Most of the time, your kids can’t wait to ham it up whenever they see a camera in your hands — except when you actually want to take a picture of them! Then they’re suddenly stiff as wood, won’t hold still, and stubbornly refuse to smile (or worse, produce that toothy, fake, let’s-just-get-this-over-with smile). You’re all too familiar with this scenario, right?
Now that it’s spring, and the formal holiday-card family portraits are a thing of the past. You’d love to organize a creative warm-weather photo shoot, but how do you get your kids to cooperate? Easy: channel their spring-feverish energy into designing their own shoot!
1. Create a concept. Ask your kids for their ideas, and try not to limit their thinking at the outset. That said, you could give them a bit of direction at the start; for example, tell them you’re thinking about taking their pictures at the local botanical gardens, and let them use that as a springboard to develop the concept.
Not feeling very conceptual? Searching Pinterest for “kids photo shoot ideas” (and running them by your children for their input) will jump-start the creative process!
2. Plan the wardrobe. Let’s say you go with the garden idea; your kids love it because it’s outdoors, meaning they don’t have to be starched and buttoned up for their pictures. So what should they wear? This will depend in part on what (and how much) is in bloom: think color contrasts. If it’s still early enough in the year that green is the predominant color in the garden, have your kids dress in the colors of the flowers that have yet to arrive. But if spring blooming is at its peak, wearing darker greens and blues could be more effective.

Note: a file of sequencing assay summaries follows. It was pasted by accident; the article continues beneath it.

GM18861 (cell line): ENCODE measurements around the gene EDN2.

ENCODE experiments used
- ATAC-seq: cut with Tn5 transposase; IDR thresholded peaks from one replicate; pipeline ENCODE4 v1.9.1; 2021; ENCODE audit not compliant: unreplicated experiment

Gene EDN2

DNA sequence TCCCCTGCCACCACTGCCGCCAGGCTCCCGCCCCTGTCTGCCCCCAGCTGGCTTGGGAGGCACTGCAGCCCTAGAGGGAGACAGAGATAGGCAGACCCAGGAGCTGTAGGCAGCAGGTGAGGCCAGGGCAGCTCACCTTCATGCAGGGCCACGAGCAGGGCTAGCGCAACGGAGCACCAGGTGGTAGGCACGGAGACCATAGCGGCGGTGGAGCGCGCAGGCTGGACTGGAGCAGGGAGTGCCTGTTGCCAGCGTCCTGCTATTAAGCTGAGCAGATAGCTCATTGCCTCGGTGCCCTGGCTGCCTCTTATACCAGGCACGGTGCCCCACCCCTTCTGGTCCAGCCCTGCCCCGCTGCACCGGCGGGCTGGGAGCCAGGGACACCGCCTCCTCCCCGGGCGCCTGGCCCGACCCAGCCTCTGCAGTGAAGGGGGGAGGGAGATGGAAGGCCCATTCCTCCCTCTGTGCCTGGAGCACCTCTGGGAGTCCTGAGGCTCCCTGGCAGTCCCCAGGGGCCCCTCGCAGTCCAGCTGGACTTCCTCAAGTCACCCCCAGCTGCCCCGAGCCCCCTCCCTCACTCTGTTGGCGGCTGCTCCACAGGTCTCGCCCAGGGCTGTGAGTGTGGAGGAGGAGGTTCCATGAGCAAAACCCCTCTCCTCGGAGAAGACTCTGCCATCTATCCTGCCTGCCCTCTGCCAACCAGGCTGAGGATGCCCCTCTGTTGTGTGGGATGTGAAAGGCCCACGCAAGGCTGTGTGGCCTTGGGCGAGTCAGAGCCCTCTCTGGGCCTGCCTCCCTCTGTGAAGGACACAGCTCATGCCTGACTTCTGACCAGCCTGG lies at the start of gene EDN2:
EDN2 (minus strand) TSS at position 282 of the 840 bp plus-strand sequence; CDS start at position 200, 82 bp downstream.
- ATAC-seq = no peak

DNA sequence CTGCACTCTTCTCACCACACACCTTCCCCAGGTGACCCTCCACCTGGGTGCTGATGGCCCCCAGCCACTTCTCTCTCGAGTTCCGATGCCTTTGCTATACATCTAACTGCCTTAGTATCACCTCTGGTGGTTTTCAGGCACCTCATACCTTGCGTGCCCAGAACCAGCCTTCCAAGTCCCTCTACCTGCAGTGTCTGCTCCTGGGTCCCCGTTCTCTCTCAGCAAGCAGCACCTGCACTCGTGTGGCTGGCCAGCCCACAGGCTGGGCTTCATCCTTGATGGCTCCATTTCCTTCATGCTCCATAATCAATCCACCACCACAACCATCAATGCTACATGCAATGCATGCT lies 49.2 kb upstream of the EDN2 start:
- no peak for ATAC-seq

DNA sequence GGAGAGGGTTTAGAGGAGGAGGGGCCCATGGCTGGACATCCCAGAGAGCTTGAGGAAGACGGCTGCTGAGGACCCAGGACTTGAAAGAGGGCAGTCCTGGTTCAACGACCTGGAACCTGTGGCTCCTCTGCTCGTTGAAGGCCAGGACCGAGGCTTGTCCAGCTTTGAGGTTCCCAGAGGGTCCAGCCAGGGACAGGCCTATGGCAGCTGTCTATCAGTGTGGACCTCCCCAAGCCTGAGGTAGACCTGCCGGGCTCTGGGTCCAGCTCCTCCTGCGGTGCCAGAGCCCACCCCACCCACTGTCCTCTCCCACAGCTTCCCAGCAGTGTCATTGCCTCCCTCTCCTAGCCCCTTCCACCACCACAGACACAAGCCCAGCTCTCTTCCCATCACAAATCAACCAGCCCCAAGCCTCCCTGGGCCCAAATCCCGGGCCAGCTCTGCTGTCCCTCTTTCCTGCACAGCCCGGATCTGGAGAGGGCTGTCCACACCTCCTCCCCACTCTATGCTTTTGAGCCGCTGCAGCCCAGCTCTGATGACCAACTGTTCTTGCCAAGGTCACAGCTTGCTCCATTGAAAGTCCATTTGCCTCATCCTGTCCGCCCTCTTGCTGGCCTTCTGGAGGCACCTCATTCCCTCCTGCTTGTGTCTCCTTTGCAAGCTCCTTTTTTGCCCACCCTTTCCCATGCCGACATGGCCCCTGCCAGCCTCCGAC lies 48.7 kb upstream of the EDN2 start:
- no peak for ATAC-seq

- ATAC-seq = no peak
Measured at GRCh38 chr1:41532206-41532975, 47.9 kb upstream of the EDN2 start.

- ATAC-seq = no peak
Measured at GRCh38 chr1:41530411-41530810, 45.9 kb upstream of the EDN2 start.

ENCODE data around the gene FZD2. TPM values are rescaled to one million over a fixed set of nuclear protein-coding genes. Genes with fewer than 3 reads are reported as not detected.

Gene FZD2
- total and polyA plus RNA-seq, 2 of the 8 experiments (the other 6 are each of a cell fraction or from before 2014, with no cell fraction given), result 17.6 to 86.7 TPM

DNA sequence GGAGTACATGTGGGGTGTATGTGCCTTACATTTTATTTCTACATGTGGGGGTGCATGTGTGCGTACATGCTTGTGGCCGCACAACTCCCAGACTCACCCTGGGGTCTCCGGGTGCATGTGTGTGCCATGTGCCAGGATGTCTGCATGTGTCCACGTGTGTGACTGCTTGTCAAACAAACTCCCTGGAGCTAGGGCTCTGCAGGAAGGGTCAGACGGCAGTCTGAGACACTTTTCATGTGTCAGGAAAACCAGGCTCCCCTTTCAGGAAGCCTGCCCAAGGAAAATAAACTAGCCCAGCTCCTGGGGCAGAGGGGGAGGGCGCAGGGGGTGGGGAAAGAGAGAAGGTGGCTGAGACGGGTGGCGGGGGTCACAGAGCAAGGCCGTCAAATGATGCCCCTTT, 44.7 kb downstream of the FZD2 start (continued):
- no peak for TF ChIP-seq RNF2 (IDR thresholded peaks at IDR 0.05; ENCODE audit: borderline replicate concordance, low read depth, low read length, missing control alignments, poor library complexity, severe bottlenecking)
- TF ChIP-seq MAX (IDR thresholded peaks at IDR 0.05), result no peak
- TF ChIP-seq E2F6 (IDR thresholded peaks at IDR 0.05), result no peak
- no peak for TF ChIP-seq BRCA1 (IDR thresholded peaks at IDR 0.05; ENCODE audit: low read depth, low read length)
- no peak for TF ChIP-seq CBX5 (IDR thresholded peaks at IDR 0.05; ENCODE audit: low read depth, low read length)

And to forestall the possibility of your adored ones turning surly at the moment of truth, it’s not a bad idea to bring along some photo props. SippyCupMom.com’s Make it Pretty Wednesdays posts include how to make fun props like a flowered halo, mustaches, crowns, and vampire fangs.
Bonus: Making props together will help get your children into the photo-shoot spirit!
3. Find the perfect setting (or two). Even if you had planned to gather your children around that enormous bed of daffodils, look around for other possibilities. What about that massive evergreen? If your kids are wearing light colors, that tree trunk would be a dramatic backdrop. And if you stumble across a spectacular blossoming cherry tree, as in this baby photograph by Jill Carmel, don’t pass up that photo opportunity!
Of course, you may choose to have your kids’ spring portraits taken in a real photo studio; many children’s photographers are open to using your props, and even backdrops that you and your kids can put together prior to the day of the shoot. (Just be sure to communicate clearly with your photographer well ahead of time.)
This spring, whether you decide to capture your kids’ best moments at home, in a park, on a trip, or at a photo studio, the key to a successful photo shoot is to focus on what makes it fun for them — after all, the fun for you will mostly be in those sentimental-sigh moments every time you pass their pictures in the hall.